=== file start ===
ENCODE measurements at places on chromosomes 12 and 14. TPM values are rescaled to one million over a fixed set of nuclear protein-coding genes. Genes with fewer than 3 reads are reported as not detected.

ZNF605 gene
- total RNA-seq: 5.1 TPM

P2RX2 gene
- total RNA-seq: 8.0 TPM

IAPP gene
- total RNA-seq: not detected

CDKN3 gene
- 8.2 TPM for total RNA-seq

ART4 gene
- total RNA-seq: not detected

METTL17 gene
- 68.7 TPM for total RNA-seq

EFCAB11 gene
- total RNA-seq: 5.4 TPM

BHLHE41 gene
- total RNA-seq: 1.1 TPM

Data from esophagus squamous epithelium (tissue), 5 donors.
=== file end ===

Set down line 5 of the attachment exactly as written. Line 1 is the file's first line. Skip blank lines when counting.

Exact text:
- total RNA-seq: 8.0 TPM